The best time I ever did a You was when an ambulance or some sort of noise-making vehicle went by outside. (The key we must use when talking about You: there is "you" (you), the concept of yourself; and there is "you" (You), the funniest joke in the world).
The noise this ambulance made was like a siren, but not. The noise sort of moved through the air like a scream might. The vehicle, which I couldn't see, was moving, but the noise wasn't the usual siren pattern, wah–wah wah–wah. Instead, it was a more solid sound, like a toddler yelling a single note while running through a kitchen: woooooooooooooooouuuuuuuuuuwwwwwwwwwm. It was a funny noise, a ridiculous noise. Clownish, almost. And then I turned to my flatmate, beside me on the sofa, and said:
And that is the funniest joke in the world.
You remember You because you have been in a playground before in your life. You remember pointing to a bird that died and fell out of a tree along the cross country course, and turning to your friend and saying, "You". A coffee-breathed Geography teacher loses his cool and calls you all "imbeciles", and when the hysteria dies down, just for a second, you turn to your classmate and say, "You". A chair squeaks along the hallway tiling in a way that makes a fart noise. The head of PE gets slammed in the face by a dodgeball. The headteacher calls a school-wide assembly to mark the accidental death of a Year 10. You, You, You. An unusual-looking sausage served as a school dinner. A drama student corpses on stage while delivering a monologue to close the end-of-year talent competition they themselves organised. A nerd wets himself during a Physics exam. You. You. You. Fat lad trips down some stairs: You. Kid gets punched into a wall so hard he sets off the fire alarm: You. A science workbook falls open to a reveal an anatomical drawing of a dissected penis: You.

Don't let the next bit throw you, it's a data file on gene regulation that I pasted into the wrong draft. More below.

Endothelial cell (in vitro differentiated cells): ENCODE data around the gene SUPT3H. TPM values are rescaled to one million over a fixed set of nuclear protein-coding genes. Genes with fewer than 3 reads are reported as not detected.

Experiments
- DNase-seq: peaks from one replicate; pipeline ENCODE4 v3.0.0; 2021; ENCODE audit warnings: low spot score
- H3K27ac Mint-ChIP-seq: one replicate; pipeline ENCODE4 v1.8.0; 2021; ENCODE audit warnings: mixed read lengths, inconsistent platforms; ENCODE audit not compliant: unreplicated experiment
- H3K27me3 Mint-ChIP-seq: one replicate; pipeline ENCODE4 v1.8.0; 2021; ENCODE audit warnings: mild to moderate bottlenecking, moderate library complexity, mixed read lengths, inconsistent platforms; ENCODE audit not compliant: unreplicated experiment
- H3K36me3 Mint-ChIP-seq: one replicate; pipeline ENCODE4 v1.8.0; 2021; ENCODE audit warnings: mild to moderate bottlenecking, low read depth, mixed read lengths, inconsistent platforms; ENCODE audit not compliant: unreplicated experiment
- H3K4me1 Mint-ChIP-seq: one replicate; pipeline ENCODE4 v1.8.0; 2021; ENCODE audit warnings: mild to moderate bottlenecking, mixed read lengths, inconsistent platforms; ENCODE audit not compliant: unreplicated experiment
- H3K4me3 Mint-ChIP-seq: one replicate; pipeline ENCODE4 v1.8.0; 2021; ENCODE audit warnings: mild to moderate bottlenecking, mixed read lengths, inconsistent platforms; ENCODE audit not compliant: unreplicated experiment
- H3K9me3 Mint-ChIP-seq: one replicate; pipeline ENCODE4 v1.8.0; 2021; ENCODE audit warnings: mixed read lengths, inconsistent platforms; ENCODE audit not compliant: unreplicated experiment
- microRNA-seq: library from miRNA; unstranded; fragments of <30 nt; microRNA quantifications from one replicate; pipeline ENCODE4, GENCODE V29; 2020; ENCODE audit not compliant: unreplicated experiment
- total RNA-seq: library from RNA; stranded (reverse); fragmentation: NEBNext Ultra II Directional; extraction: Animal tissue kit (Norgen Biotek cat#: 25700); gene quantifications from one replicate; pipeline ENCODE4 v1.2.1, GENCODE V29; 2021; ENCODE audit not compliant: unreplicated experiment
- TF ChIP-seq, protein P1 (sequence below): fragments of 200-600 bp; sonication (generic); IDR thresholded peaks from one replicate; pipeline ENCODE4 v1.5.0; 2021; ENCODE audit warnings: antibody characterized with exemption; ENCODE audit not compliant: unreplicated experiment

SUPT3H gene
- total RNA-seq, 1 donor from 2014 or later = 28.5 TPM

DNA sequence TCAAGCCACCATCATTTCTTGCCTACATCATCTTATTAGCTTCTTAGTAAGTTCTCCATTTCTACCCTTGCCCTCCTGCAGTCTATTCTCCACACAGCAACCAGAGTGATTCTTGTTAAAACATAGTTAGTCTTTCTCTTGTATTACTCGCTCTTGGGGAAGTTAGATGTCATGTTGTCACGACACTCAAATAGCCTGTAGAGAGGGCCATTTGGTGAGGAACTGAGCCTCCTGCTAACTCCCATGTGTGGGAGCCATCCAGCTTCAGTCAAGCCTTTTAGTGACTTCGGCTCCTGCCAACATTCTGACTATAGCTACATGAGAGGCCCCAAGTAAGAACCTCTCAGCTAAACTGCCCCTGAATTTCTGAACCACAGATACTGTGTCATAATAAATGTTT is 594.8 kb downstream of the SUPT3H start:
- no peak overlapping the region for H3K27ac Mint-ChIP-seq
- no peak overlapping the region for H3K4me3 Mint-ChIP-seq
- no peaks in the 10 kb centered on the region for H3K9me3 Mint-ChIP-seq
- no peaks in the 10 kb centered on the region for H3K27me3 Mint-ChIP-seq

Anything can be You, but the point is that it is abstract, and bizarre. You point to something then point back to someone, and declare it to be them. You. It is not a good joke. It is not a sophisticated joke. But it is a funny joke.
Recently, I've been bringing You back, and I am glad for it. You is a joke in format, but not always execution: a proper You is like a zing you can't come back from, a You that knocks your breath away. People say You is an overly simple joke, but I disagree: it contains layers and multitudes, all of which are at play every time you You. For instance:
— MUTUAL UNDERSTANDING: You cannot just You a stranger. (I have to admit that, during my current period of heavy You-ing, I have almost You-d a stranger twice, because I am currently so primed to You. I sat next to a bloke on the bus yesterday, and when the bus driver accidentally left his microphone on after making an announcement and made ten to 20 seconds of idle rambling noises before abruptly saying "fuck", I almost turned to him and whispered: "You"). You is an understanding between two people, like The Game is: you both acknowledge, after a few successful Yous, that you can both be You-d again in the near future. You are now constantly living in a colosseum of You. Any time, a fatal blow can be delivered by either party. Anyone, at any time, can be the victim of a You.